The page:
Positron emission tomography with computed tomography (PET-CT) is a powerful and widely spread medical imagining technique primarily used in oncology [1, 2]. Previous PET-CT scanners were built with scintillation crystals coupled to photomultiplier tubes. Recently, a novel generation of PET-scans, with a silicon photomultiplier-based technology, was introduced, which has the potential to increase detection of pathology, primarily through higher sensitivity [3,4,5]. Concurrently, improved reconstruction methods have been described and one such method is the block-sequential regularization expectation maximization algorithm (BSREM) , with the commercial name Q.Clear (GE Healthcare, Milwaukee, WI, USA) [4, 7]. This method was developed to improve the quantitative accuracy . When using conventional iterative reconstruction algorithms such as ordered subset expectation maximization (OSEM), the accuracy of the measured standardized uptake values (SUV) of lesions improves when the number of iterations is increased. However, this also increases noise and can limit the detection of small lesions. Stopping the iterative process after a limited number of iterations, in order to reduce noise, leads to an underestimation of SUV in smaller lesions . The BSREM algorithm allows full convergence while suppressing noise, via a penalty term. This increases the SUV, particularly in small lesions versus conventional reconstruction methods , while still maintaining relatively low noise levels. The algorithm is based on the following objective function:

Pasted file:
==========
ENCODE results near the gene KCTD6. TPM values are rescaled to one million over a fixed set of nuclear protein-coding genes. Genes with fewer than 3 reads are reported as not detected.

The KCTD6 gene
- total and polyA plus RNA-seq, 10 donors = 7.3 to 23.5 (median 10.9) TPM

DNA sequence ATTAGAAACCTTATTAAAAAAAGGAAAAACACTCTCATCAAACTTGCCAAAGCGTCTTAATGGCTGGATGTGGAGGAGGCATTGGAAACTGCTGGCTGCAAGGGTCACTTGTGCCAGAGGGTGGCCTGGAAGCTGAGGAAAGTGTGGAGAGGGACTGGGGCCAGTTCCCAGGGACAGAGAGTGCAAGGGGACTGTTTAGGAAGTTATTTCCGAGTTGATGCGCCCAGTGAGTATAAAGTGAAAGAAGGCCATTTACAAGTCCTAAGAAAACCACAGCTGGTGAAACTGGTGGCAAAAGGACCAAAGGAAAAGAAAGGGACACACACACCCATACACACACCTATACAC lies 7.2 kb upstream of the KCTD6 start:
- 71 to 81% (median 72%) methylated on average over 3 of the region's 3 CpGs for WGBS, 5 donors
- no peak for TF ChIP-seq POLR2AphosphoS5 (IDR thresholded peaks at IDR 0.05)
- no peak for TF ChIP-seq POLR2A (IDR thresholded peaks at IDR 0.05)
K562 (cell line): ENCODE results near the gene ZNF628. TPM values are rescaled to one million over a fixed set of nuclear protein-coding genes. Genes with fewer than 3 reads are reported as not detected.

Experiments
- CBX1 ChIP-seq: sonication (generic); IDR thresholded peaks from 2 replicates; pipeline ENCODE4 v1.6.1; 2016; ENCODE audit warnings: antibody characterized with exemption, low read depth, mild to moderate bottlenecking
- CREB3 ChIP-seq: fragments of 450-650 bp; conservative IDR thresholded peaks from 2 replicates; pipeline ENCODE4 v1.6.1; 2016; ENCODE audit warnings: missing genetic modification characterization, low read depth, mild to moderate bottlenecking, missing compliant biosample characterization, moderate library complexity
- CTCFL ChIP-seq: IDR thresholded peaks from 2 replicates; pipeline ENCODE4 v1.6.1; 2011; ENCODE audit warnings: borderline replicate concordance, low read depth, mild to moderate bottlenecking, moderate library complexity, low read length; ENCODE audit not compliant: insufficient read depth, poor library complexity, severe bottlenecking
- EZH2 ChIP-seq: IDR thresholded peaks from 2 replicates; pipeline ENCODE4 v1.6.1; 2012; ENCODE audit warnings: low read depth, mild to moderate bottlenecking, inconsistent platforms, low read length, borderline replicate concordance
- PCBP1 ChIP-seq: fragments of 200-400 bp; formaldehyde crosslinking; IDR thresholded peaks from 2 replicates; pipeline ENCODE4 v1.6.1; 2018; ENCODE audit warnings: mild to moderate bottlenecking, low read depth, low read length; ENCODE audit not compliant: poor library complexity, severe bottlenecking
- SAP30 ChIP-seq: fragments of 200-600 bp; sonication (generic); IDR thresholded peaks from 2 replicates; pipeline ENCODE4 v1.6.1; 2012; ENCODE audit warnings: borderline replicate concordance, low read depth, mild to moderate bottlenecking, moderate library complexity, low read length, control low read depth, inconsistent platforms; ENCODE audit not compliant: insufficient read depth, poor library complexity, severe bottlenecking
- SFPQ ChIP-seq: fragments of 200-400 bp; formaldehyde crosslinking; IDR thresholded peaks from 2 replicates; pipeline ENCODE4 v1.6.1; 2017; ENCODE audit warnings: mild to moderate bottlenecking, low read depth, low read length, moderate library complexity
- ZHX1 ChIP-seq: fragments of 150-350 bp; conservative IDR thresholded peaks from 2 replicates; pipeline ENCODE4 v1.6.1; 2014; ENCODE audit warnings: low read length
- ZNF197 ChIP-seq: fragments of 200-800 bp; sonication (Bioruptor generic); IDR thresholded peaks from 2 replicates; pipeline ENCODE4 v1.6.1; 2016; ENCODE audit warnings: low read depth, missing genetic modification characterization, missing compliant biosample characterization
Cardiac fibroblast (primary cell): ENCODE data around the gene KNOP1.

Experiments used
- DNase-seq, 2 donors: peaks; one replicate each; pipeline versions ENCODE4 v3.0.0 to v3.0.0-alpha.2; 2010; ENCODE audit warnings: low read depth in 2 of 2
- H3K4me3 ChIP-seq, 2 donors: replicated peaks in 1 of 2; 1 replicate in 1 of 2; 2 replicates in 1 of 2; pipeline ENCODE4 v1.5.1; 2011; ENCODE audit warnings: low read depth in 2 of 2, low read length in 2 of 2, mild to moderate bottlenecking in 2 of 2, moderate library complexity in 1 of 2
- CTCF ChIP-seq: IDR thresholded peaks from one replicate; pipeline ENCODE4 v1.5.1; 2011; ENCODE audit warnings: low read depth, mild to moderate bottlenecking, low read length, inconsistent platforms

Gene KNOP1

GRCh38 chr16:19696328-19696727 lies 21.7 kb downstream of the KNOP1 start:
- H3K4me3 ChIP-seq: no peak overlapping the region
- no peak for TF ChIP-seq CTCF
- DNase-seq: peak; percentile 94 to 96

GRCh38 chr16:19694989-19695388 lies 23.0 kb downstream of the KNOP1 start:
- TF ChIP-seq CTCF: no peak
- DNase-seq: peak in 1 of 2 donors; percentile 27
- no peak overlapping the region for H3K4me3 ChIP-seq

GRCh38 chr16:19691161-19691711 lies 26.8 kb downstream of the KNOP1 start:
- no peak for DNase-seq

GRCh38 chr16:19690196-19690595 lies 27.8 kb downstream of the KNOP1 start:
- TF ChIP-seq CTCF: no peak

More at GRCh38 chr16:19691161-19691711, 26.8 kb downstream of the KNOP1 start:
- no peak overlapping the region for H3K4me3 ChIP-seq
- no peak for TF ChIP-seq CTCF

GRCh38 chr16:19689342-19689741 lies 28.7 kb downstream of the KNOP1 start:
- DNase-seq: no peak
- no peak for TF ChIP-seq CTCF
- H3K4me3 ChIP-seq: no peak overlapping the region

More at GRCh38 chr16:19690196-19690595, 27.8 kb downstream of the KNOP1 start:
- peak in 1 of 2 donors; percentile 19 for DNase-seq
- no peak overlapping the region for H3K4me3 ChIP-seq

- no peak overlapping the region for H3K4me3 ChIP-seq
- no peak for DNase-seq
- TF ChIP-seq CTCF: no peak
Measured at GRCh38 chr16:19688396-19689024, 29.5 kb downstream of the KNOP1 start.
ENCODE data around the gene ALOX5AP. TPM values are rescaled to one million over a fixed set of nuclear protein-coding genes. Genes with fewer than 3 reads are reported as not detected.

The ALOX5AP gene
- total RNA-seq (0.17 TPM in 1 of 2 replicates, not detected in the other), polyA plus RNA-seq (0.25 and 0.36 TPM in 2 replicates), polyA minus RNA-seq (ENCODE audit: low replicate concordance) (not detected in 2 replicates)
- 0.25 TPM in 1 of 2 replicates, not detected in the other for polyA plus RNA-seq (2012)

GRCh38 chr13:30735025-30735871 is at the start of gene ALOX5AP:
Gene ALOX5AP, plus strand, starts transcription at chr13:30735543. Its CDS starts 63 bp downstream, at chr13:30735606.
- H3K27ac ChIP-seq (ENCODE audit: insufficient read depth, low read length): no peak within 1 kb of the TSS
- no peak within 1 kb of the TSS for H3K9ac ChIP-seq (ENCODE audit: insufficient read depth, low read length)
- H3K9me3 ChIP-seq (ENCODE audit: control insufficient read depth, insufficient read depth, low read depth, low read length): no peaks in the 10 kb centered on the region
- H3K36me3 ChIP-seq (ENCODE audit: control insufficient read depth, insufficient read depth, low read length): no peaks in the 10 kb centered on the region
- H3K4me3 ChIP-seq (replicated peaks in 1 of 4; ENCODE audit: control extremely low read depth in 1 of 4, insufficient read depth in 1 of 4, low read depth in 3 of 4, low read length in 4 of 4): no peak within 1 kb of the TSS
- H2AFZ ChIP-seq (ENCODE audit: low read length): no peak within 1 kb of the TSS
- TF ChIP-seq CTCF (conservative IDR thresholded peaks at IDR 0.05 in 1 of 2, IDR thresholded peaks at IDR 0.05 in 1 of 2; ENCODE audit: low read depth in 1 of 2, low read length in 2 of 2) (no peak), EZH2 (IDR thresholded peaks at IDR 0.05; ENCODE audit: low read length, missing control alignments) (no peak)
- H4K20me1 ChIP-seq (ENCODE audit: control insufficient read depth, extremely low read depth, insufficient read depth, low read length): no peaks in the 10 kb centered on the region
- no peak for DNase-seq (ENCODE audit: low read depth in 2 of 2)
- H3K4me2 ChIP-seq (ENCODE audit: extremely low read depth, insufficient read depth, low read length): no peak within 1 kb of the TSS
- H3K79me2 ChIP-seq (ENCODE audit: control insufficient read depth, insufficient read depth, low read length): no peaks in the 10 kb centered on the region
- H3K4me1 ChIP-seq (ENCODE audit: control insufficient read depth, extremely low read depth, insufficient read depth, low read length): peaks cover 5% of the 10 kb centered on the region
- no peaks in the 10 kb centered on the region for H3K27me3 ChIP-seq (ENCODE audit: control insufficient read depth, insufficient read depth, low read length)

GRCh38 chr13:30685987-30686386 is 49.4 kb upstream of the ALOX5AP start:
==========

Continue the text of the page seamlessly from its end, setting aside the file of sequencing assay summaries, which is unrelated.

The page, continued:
where yi is the measured data, P is the system matrix containing the detection probabilities, b indicates the estimated background events of randoms and scatter, and x is the image estimate. β indicates the global smoothing parameter controlling the overall impact of the relative difference penalty term R(x). The BSREM algorithm is used to maximize the objective function Φ.
The influence of the β factor has been investigated for 18F-fluorodeoxyglucose [9,10,11] and 18F-fluciclovinell , but not for 18F-fluorocholine (FCH). 18F-FCH has been used for the last 20 years to stage patients with high-risk prostate cancer . The new hardware and software technologies in PET-CT can potentially increase the accuracy and early detection of small lesions such as lymph node metastasis, which is vital in the management of prostate cancer . Due to the different uptake mechanisms and pathological conditions, it cannot be expected that the same reconstruction parameters as for 18F-fluorodeoxyglucose can be used for 18F-FCH. Also, to our knowledge, no study with blinded interpretation of images with different reconstruction parameters for BSREM has been done before.